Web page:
The length of the reaction plate 105, or more specifically the distance between the forward-most and rear-most positions of the pressure foot 110 on the reaction plate, is generally a function of the elasticity of the tarp. The more the tarp can stretch before it needs replacement, the greater the distance between the forward and rear ridges 106. The incremental positions at which the pressure foot may be locked to the reaction plate determine how much the lead screw must be rotated to fully tension the tarp, as will be explained more herein.
Rotation of the lead screw 118 is accomplished through a drive mechanism 122 at the end of the outer tube 116, as shown in
The drive shaft 128 and housing 123 are carried by a support 135 that is fastened to a frame member 86 of the rear bow structure, as shown in
The pressure foot 110 is provides with a slide surface 121 offset from the notches 111. When the pressure foot is not intended to be used to lock and tension the cover system, the pressure foot 110 is rotated about the pivot mount 114 so that the slide surface 121 is facing the guide rail 100. The slide surface 121 is configured so that it does not catch on or engage the top wall 103 of the guide rail or the reaction plate 105. Thus, with the pressure foot in this orientation, the rear locking mechanism 90 will not impede movement of the rear bow structure 25 forward or backward. Alternatively, the extension mechanism can be fully extended with the pressure foot 110 above the top wall 94 of the rear carriage so that the pressure foot ultimately rests on that wall. The extension mechanism may also be fully retracted so that the pressure foot is offset away from the top wall 104 of the guide rail.
When it is desired to extend the retractable cover system with the front end of the system locked to the front bulkhead 23, the pressure foot 110 is rotated so that he notches 111 face the top wall 103 of the guide rail 100. The rear bow structure 25 is advanced along the guide rail to extend the tarp 11. The rear bow structure is pulled rearward until the pressure foot 110 engages the reaction plate 105 —i.e., until the pressure foot notches are locked with the reaction plate ridges. Preferably, the rear bow structure is pulled rearward by the operator until the tarp is slightly tensioned and the pressure foot is engaged at one of the discrete positions on the reaction plate discussed above. At this point, it should be appreciated that instead of discrete ridge and notch positions, the pressure foot and reaction plate may be provided with a plurality of ridges or transverse splines that may interlock at several positions along the length of the reaction plate. With this alternative configuration or with the configuration shown in
Once the pressure foot 110 is appropriate positioned on the reaction plate 105, the operator may engage the crank 131 to the drive shaft end 130 to begin rotating the drive shaft. Rotation of the drive shaft is translated to rotation of the lead screw 118 through the meshed bevel gears 125, 127. The operator continues to rotate the crank 131 until the desired amount of rearward movement of the rear bow structure in the direction T has been achieved —i.e., until the tarp is properly tensioned. The crank 131 is then disengaged from the drive shaft and stowed until it is time to retract the tarp 11. To retract the tarp, the crank is rotated in the opposite direction so that the lead screw retracts the extension tube 113, which ultimately dislodges the pressure foot 110 from the reaction plate 105. The pressure foot can then be flipped over so that the sliding surface 121 is facing the guide rail. The rear bow structure may then be pushed forward to retract the cover system.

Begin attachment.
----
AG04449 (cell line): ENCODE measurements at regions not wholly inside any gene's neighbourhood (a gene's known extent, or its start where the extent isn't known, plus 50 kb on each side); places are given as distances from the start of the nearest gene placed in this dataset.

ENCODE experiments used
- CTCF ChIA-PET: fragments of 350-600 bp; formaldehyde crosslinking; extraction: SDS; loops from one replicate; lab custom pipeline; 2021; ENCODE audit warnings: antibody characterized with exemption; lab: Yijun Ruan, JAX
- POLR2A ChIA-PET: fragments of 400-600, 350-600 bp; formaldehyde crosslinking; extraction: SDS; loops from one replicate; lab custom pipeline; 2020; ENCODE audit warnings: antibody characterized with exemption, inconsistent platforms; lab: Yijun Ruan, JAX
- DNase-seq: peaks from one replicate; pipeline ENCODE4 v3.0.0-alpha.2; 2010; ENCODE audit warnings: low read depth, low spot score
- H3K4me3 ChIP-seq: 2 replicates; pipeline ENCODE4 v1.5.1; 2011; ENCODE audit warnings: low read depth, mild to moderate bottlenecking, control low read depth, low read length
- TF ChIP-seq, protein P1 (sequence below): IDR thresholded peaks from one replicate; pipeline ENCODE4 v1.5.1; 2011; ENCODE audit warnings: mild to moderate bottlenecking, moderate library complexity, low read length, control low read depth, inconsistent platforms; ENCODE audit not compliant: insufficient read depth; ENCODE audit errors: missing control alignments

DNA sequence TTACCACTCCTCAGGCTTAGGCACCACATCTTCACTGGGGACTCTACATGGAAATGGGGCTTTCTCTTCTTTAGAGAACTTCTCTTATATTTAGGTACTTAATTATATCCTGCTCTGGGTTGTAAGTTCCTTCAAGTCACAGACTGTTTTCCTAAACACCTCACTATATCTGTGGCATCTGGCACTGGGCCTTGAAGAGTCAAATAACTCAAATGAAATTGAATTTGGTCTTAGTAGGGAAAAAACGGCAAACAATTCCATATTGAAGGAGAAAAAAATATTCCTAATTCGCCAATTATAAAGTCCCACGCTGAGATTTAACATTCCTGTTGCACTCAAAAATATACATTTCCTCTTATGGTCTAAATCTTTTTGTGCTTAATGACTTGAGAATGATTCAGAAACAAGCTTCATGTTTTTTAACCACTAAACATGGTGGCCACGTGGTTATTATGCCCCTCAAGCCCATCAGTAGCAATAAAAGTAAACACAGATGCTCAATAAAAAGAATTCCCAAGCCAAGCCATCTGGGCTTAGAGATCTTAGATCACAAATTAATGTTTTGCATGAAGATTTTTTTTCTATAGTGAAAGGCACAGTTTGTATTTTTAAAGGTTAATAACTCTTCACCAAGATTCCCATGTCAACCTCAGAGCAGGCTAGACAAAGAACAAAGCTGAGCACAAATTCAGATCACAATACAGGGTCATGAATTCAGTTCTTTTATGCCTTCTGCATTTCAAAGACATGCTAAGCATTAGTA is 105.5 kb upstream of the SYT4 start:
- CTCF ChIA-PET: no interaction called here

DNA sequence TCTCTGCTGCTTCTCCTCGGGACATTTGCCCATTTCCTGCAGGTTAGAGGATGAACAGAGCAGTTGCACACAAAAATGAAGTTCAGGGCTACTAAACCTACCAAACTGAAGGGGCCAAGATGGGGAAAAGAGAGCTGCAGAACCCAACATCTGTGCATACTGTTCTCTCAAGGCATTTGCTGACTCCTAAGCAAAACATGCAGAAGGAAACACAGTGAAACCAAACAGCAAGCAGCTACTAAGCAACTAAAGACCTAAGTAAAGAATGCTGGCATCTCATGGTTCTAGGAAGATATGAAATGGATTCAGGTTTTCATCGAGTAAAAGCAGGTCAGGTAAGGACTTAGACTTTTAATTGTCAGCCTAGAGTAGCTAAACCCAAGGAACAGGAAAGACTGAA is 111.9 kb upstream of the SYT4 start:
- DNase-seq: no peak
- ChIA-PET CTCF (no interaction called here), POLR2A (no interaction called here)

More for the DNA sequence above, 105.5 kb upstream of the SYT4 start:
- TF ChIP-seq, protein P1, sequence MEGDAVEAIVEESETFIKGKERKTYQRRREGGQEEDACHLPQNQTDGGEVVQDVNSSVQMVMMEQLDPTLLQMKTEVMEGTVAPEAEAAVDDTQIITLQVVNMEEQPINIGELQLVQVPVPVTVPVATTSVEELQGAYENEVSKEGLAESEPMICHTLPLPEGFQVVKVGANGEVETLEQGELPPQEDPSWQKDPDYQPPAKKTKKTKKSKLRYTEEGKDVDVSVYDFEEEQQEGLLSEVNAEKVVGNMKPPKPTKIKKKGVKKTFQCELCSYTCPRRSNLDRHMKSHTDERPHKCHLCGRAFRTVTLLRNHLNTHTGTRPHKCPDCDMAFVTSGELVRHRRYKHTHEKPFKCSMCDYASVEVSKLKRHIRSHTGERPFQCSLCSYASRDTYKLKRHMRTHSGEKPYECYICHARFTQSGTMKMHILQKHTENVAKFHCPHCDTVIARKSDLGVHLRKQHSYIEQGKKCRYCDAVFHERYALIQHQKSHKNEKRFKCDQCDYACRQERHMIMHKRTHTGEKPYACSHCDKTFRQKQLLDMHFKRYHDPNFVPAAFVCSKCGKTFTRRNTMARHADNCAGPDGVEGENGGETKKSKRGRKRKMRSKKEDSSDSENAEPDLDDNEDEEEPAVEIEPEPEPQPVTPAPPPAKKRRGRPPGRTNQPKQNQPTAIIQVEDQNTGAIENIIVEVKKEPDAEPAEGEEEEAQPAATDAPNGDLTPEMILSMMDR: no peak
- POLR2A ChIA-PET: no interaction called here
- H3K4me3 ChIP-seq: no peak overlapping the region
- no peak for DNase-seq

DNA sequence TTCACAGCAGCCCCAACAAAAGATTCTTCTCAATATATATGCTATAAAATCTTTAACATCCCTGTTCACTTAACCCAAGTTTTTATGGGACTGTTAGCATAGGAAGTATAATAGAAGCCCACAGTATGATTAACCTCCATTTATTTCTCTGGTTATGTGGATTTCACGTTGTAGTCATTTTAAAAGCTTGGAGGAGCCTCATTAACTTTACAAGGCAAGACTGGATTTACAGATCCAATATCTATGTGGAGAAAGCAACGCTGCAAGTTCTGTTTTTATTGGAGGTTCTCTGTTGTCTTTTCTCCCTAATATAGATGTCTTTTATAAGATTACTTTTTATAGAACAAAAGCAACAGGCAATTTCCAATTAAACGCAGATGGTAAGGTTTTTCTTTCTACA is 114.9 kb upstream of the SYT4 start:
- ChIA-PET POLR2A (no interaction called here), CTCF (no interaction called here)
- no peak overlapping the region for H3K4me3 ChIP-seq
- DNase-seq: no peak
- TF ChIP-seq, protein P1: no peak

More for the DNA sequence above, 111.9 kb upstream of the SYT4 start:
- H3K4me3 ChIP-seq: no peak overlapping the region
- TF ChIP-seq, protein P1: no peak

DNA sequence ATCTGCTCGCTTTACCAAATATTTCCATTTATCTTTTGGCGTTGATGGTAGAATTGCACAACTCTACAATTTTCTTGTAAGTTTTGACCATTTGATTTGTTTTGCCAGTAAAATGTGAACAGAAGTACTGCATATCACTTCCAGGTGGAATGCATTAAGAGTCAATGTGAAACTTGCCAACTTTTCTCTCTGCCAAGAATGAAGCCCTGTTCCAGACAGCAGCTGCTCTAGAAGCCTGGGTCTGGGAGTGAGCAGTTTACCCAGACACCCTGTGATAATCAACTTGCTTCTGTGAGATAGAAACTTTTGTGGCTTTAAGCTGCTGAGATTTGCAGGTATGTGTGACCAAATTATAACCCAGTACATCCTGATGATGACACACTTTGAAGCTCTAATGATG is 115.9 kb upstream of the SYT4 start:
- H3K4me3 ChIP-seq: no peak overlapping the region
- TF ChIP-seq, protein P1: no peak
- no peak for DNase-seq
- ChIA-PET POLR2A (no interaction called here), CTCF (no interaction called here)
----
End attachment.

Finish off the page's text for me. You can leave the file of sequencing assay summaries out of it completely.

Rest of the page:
While the invention has been illustrated and described in detail in the drawings and foregoing description, the same should be considered as illustrative and not restrictive in character. It is understood that only the preferred embodiments have been presented and that all changes, modifications and further applications that come within the spirit of the invention are desired to be protected.
For instance, the latch mechanisms 65 may comprise a variety of self-latching mechanism, powered and non-powered. Certain powered latch mechanisms incorporate an electrically driven latch 67 that is rotated once the hasp 62 has been inserted into or trips the latch mechanism. The hasps 61 of the illustrated embodiments may be replaced by other connectors suitable for engaging a particular latch mechanism.
In addition, in the illustrated embodiment, the front latching mechanism is described as mounted within the beams of a trailer bulkhead. In certain retractable tarp applications, “wings” or side extensions are added to the sides of a bulkhead to expand its width within DOT regulation limits. The entire bulkhead structure may thus include only the original bulkhead, or the combination of the original bulkhead and the side wings. In alternative embodiments, components of the latching mechanism may be carried by the wings rather than by the original bulkhead to which the wings are attached.
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|Aug 10, 2005||AS||Assignment|
Owner name: AERO INDUSTRIES, INC., INDIANA
Free format text: ASSIGNMENT OF ASSIGNORS INTEREST;ASSIGNOR:HENNING, STEVEN A.;REEL/FRAME:016847/0356
Effective date: 20050808
|Jan 14, 2011||FPAY||Fee payment|
Year of fee payment: 4
|Dec 19, 2014||FPAY||Fee payment|
Year of fee payment: 8